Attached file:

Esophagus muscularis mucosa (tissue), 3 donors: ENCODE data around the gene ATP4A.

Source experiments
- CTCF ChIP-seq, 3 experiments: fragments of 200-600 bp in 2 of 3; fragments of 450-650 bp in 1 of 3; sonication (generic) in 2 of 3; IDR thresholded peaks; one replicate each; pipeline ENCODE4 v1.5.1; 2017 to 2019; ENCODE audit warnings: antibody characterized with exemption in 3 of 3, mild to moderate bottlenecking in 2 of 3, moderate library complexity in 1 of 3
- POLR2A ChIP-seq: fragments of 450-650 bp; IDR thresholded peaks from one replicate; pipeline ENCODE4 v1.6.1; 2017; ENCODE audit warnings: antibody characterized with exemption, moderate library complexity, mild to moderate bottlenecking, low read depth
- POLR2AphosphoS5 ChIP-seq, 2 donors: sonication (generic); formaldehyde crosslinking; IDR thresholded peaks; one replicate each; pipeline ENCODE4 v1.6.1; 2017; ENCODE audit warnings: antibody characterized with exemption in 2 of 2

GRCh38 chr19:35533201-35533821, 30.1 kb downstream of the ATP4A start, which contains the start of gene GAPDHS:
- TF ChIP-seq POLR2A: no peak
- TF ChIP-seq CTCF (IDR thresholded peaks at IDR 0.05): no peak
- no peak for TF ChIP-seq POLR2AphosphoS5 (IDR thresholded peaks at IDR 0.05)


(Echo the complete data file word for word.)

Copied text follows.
Esophagus muscularis mucosa (tissue), 3 donors: ENCODE data around the gene ATP4A.

Source experiments
- CTCF ChIP-seq, 3 experiments: fragments of 200-600 bp in 2 of 3; fragments of 450-650 bp in 1 of 3; sonication (generic) in 2 of 3; IDR thresholded peaks; one replicate each; pipeline ENCODE4 v1.5.1; 2017 to 2019; ENCODE audit warnings: antibody characterized with exemption in 3 of 3, mild to moderate bottlenecking in 2 of 3, moderate library complexity in 1 of 3
- POLR2A ChIP-seq: fragments of 450-650 bp; IDR thresholded peaks from one replicate; pipeline ENCODE4 v1.6.1; 2017; ENCODE audit warnings: antibody characterized with exemption, moderate library complexity, mild to moderate bottlenecking, low read depth
- POLR2AphosphoS5 ChIP-seq, 2 donors: sonication (generic); formaldehyde crosslinking; IDR thresholded peaks; one replicate each; pipeline ENCODE4 v1.6.1; 2017; ENCODE audit warnings: antibody characterized with exemption in 2 of 2

GRCh38 chr19:35533201-35533821, 30.1 kb downstream of the ATP4A start, which contains the start of gene GAPDHS:
- TF ChIP-seq POLR2A: no peak
- TF ChIP-seq CTCF (IDR thresholded peaks at IDR 0.05): no peak
- no peak for TF ChIP-seq POLR2AphosphoS5 (IDR thresholded peaks at IDR 0.05)